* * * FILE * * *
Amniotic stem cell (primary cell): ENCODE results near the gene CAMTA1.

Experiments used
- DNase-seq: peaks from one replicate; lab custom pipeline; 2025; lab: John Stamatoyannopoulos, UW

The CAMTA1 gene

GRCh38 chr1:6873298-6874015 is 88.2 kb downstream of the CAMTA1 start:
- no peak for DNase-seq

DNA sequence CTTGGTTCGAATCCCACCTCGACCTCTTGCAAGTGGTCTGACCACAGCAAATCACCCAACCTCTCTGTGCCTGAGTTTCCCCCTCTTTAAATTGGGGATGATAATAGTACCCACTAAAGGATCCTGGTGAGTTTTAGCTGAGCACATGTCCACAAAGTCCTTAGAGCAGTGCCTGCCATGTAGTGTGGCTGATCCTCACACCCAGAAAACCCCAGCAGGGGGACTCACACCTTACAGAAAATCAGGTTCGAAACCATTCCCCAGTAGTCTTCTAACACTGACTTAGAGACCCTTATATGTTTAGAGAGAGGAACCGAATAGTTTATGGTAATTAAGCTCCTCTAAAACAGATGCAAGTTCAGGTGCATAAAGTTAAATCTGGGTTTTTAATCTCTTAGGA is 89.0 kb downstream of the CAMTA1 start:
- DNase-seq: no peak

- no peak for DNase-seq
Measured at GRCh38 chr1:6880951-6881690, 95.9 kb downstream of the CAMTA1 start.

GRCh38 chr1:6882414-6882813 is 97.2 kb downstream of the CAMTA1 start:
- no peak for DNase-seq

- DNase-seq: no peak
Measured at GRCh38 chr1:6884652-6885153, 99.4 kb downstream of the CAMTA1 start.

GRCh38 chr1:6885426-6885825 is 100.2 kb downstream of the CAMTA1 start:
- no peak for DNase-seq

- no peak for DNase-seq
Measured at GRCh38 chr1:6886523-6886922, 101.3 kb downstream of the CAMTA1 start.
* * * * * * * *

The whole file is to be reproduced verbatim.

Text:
Amniotic stem cell (primary cell): ENCODE results near the gene CAMTA1.

Experiments used
- DNase-seq: peaks from one replicate; lab custom pipeline; 2025; lab: John Stamatoyannopoulos, UW

The CAMTA1 gene

GRCh38 chr1:6873298-6874015 is 88.2 kb downstream of the CAMTA1 start:
- no peak for DNase-seq

DNA sequence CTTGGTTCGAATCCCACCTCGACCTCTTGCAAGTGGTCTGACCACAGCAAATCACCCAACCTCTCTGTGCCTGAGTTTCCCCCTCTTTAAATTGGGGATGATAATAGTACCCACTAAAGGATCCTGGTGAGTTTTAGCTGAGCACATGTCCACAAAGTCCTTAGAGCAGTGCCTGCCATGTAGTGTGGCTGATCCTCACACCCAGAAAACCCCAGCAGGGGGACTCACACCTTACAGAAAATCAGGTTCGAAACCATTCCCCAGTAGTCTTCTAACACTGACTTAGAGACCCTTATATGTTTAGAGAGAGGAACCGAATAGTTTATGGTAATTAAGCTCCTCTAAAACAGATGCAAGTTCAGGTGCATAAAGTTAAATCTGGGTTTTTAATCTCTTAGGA is 89.0 kb downstream of the CAMTA1 start:
- DNase-seq: no peak

- no peak for DNase-seq
Measured at GRCh38 chr1:6880951-6881690, 95.9 kb downstream of the CAMTA1 start.

GRCh38 chr1:6882414-6882813 is 97.2 kb downstream of the CAMTA1 start:
- no peak for DNase-seq

- DNase-seq: no peak
Measured at GRCh38 chr1:6884652-6885153, 99.4 kb downstream of the CAMTA1 start.

GRCh38 chr1:6885426-6885825 is 100.2 kb downstream of the CAMTA1 start:
- no peak for DNase-seq

- no peak for DNase-seq
Measured at GRCh38 chr1:6886523-6886922, 101.3 kb downstream of the CAMTA1 start.